Food Marketing in the Attention Economy
When it comes down to it, food marketers are dealing with the issue of consumer’s lack of time and attention. As more marketing spend shifts to digital, it’s important we learn to navigate today’s attention economy.
Our digital platforms, perhaps most importantly our social networks, are built using a business model dependent upon increasing the customer’s use of the product, in this case, paying attention to it. If they deliver content or information that stimulates further customer engagement, they capture attention thus increasing their revenue. Add to this the power of machine learning, or another intelligence that makes certain the content seen further increases usage of the platform, and consumers become “stuck” in a closed loop of content delivery. This, of course, is great if your food brand’s content is the one capturing their attention but what if it’s not?
In this closed loop system, who’s responsible? Are these networks really just delivery platforms, or do they have bigger responsibility as content providers? What impact does this, if any, have on food marketing?
Shifting Responsibility: Delivery Platform or Content Provider?
Early in my career working in telecommunications, 976 hotline numbers might have been the first sign of what was to come. Reserved for everything from horoscopes to personal advice counselors, 976 hotline numbers were also controversially applied to adult service businesses.
When hit by customer disapproval, the telecommunication company’s stance was they only provided delivery of the service, and they did not control the content itself. But today’s customers (as well as governments) aren’t letting digital network providers off this easy. With access to user data and personal privacy at stake, providers are being forced to examine how their services are used. The public is pushing providers to expand their role and take on the responsibility of a content publisher. Social media alone has turned our notion of privacy upside down. As providers shift to become content publishers, they are battling the fine line between ethics and profit.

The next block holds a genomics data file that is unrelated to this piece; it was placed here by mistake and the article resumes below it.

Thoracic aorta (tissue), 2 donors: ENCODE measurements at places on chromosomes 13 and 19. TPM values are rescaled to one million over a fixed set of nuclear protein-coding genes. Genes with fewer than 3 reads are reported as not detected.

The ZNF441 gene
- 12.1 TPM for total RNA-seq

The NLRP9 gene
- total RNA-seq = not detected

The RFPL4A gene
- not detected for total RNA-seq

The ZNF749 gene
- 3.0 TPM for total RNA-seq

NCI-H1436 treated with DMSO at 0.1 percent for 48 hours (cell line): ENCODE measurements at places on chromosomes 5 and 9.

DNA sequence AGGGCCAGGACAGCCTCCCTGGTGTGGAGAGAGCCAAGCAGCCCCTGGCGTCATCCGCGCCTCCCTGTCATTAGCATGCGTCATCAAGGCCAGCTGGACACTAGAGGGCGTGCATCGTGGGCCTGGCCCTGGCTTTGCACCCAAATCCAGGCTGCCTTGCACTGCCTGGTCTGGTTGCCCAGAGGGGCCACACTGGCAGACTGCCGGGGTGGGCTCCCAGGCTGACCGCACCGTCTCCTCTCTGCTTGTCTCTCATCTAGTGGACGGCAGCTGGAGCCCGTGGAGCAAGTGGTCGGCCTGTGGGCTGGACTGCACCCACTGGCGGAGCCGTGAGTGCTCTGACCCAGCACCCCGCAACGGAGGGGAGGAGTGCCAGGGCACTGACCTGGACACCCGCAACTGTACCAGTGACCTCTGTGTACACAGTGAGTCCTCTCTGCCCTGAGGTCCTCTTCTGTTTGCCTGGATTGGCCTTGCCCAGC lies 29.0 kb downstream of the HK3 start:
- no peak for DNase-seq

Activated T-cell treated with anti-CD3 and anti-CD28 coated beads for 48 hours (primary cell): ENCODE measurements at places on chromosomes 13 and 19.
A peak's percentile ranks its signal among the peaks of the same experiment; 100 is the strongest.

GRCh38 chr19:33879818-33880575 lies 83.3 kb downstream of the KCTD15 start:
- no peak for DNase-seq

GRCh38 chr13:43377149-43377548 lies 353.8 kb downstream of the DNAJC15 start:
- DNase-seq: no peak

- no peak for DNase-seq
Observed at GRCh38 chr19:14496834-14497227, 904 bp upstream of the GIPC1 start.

Digital Media Challenges Are on the Rise
New challenges to these attention economy platforms are emerging. Europe is the most aggressive in acting legislatively to change the role of content versus carrier. From GDPR for privacy, to last month’s European Parliament approval to overhaul copyright rules, this trend will eventually arrive on US shores. One recent example is how Germany is now tackling the issue of privacy specific to Facebook. Facebook cannot gather and combine personal data across platforms and websites unless users give permission, a decision that could have wide-ranging implications on the company’s ability to target advertising.
Platforms like Facebook and others will have to address this challenge directly, either by building content filters, or by using other technologies to manage content.
So, What Does This Mean for Food Marketers?
The controversy surrounding the attention economy is not going to subside. In fact, the issue is going to increase, especially among consumers as they become educated about how social media, and other platforms, collect and use their data.
Already, new apps and tools are emerging, such as Facebook Container, to help consumers self-manage their privacy and avert personal intrusion. As food marketers, we know creating customized/relevant content increases purchase intent by nearly 80%. Transparency is a crucial part of the equation, but in the attention economy relevancy may ultimately lie in the hands of the publishers, not the consumer. With consumers still uneasy about companies having their personal information, as food marketers it is important to select appropriate platforms and social media channels not just for communicating your product offering, but also your brand’s values. Both are and will continue to be increasingly important factors influencing consumer’s choices.
Where Do We Go from Here?
The controversy and challenges of using social media platform while maintaining consumer confidence is not going away. As food marketers, we must re-examine the metrics we use. Impressions as a key metric of content delivery are nearly meaningless. Does a brand really benefit from a large number of impressions? And does having a consumer watch 60% or 100% of a video ad really merit attribution of interest? Maybe.
What it ultimately comes down to is the click. Did the consumer actually take time to take a step closer to true conversion, and not merely a reflection of their attention. Thus, clicks and conversion must return as the critical metrics.
Keeping a watchful eye as this attention economy model develops and expands will be critical for food marketers. Knowing how the debate over the attention economy evolves will be fundamental to how you develop your marketing plans and how you measure success. The issue is both a legal and marketing one. With all the recent controversy over social media as a platform that is easily maneuverable, knowing the issues and having a plan to address your own marketing tactics will be needed.